International Journal of Hypertension

International Journal of Hypertension / 2016 / Article

Research Article | Open Access

Volume 2016 |Article ID 2402515 | 8 pages |

The Association between ESR and CRP and Systemic Hypertension in Sarcoidosis

Academic Editor: Markus P. Schlaich
Received18 Feb 2016
Accepted06 Jun 2016
Published28 Jun 2016


Introduction. The association between the level of systemic inflammation and systemic hypertension (sHTN) among subjects with sarcoidosis has not been previously explored. Methods. A retrospective study was conducted to investigate the relation between the level of systemic inflammation in sarcoidosis, measured by various serum inflammatory markers, and sHTN. Results. Among a total of 108 cases with sarcoidosis (mean age: 53.4 years, 76.9% females), 55 (50.9%) had sHTN and 53 (49.1%) were normotensive. ESR was highly associated with sHTN. The patients with sHTN had higher mean ESR levels compared with normotensives (48.8 ± 35 versus 23.2 ± 27 mm/hr, resp.; ). ROC curve analysis for ESR revealed an AUC value of 0.795 (95% CI: 0.692–0.897; ). With regard to CRP, there was a trend towards higher mean values in sHTN group (3.4 versus 1.7 mg/L; ) and significantly higher prevalence of sHTN in the highest CRP quartile compared to the lowest one (69.6% versus 30%; OR 4.95; ). ROC curve analysis for CRP revealed an AUC value of 0.644 (95% CI: 0.518–0.769; ). On multivariate analysis, ESR and the CRP remained independent predictors for sHTN among subjects with sarcoidosis. Conclusion. Systemic inflammation is associated with the presence of sHTN in sarcoidosis.

1. Introduction

Inflammation is recognized as a main pathogenic element in the development of pulmonary arterial hypertension (PH) [1, 2] with several studies showing a significant association between systemic inflammatory markers and PH [3, 4]. Inflammation is also a precursor for the development and progression of atherosclerosis and systemic hypertension (sHTN). The association between C-reactive protein (CRP) and sHTN has been established in multiple cross-sectional studies [59], in particular after the advent of high sensitivity CRP (hs-CRP) assays capable of detecting levels that were earlier considered to be normal. Higher levels of CRP may contribute to the development of sHTN through the reduction of endothelium-dependant relaxation by reducing nitric oxide production in endothelial cells [10, 11], resulting in vasoconstriction and increased production of endothelin 1 [12]. CRP may also promote atherosclerosis through upregulating angiotensin type 1 receptor expression [13]. Another marker of systemic inflammation is albumin which is an acute phase reactant that is influenced by multiple factors mainly including malnutrition and inflammation which may reduce albumin levels irrespective of the patient’s nutritional status [14, 15]. Other inflammatory markers include erythrocyte sedimentation rate (ESR), ferritin, angiotensin-converting enzyme (ACE), and 25 OH vitamin D.

Sarcoidosis is a systemic inflammatory disease that is associated with higher incidence of PH not only in cases with evidence of advanced parenchymal fibrosis, but also in cases without significant interstitial lung disease. In fact, anti-inflammatory therapies can have an impact on the progression of sarcoidosis-associated PH [16]. The relationship between chronic granulomatous inflammatory disease and systemic hypertension had not been previously explored. The aim of this study was to investigate the relation between the degree of systemic inflammation measured by various inflammatory markers and sHTN in sarcoidosis patients.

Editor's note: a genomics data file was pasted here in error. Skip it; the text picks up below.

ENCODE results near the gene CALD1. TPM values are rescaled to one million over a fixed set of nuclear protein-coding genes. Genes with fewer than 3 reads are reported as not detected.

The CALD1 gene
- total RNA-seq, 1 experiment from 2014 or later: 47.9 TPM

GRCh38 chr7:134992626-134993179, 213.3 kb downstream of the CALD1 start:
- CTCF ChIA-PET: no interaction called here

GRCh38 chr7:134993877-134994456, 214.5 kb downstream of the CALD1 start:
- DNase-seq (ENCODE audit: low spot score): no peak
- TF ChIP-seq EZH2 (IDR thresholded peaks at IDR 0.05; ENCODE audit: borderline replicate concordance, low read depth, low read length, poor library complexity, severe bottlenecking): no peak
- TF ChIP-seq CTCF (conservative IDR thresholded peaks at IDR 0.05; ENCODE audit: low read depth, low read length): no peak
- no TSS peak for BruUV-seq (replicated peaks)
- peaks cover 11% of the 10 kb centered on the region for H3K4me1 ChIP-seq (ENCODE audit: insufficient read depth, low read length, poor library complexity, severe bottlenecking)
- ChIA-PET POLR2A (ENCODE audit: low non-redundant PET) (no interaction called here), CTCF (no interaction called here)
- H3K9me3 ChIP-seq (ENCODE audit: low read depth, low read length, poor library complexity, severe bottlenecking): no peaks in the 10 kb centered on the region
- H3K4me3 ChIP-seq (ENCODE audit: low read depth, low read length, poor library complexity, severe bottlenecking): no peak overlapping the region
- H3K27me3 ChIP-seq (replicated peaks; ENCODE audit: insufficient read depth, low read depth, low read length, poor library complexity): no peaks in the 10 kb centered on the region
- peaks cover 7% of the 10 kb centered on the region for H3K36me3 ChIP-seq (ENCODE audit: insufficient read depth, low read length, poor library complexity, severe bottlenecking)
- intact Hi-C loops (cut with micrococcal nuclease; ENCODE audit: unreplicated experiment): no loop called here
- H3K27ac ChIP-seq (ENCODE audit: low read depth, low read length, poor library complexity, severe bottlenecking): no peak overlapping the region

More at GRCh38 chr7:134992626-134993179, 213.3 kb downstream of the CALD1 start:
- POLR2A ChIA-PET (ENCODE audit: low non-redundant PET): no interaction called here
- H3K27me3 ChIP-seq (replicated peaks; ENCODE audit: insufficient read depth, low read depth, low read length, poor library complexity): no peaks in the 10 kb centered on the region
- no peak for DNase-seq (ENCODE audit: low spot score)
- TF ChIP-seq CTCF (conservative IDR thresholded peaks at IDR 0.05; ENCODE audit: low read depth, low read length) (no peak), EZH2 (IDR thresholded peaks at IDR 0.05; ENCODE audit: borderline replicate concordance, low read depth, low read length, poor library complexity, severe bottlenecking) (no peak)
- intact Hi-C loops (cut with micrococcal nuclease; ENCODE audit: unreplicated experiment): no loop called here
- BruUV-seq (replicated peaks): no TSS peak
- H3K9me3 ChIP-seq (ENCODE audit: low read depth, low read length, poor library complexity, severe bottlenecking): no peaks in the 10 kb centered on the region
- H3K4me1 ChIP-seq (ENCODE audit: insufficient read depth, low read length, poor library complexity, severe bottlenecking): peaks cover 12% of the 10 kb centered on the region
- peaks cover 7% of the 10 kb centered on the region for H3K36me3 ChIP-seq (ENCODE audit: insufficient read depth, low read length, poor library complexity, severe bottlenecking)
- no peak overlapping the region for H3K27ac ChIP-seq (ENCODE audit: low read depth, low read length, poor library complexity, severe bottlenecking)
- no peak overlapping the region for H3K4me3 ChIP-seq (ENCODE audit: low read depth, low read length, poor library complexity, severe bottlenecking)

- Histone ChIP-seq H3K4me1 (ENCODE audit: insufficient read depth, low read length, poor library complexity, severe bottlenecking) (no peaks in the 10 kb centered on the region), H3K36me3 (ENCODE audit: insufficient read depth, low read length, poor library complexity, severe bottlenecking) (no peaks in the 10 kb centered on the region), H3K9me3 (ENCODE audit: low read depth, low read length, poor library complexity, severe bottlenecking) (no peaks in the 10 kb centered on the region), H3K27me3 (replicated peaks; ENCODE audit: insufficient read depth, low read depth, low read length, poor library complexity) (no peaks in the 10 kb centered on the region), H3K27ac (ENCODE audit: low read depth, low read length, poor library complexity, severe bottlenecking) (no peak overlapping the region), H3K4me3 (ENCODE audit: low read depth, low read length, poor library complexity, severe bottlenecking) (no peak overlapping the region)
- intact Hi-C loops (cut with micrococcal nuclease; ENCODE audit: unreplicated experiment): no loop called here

2. Materials and Methods

This is a retrospective observational study of consecutive adult subjects >18 years who were diagnosed with sarcoidosis at the University of Illinois at Chicago between January 2010 and January 2015. The diagnosis of sarcoidosis was made according to the European Respiratory Society (ERS), American Thoracic Society (ATS), and World Association of Sarcoidosis and other Granulomatous Disorders (WASOG) criteria [17]. The Institutional Review Board of the University of Illinois at Chicago approved the study and waived the need for patient consent (approval number of 20130195001). Cases were divided into two groups based on the presence or absence of an underlying diagnosis of sHTN. The diagnosis of sHTN was made according to the seventh report of the joint national committee guidelines (JNC 7) if the blood pressure was ≥140/90 mmHg [18] in at least two separate visits or if the patient has been taking antihypertensive medication(s).

The inflammatory markers evaluated in this study were serum ESR, CRP, albumin, ferritin, ACE, and 25 OH vitamin D. Patients had been routinely tested for these inflammatory biomarkers to track the treatment response in several visits during a year. We used the mean recorded values for ESR, CRP albumin, ferritin, and 25 OH vitamin D. Data on patient demographic characteristics, medical comorbidities, clinical and laboratory variables, pulmonary function test (PFT), treatment, and outcome were collected. Blood sampling for biomarkers was performed by venipuncture. ESR was read after 30 minutes of bed rest and the reference range for it is 0–20 mm/hr. The blood levels of CRP were measured by immunonephelometry and the reference range for CRP was 0.5–2 mg/L. Albumin is measured by protein electrophoresis and reported in gm/dL. Serum 25 (OH) vitamin D was assayed using a competitive protein binding assay employing automated chemiluminescence and expressed in ng/mL. Serum ferritin concentration is determined by enzyme immunoassay and expressed in μg/L.

2.1. Statistical Analysis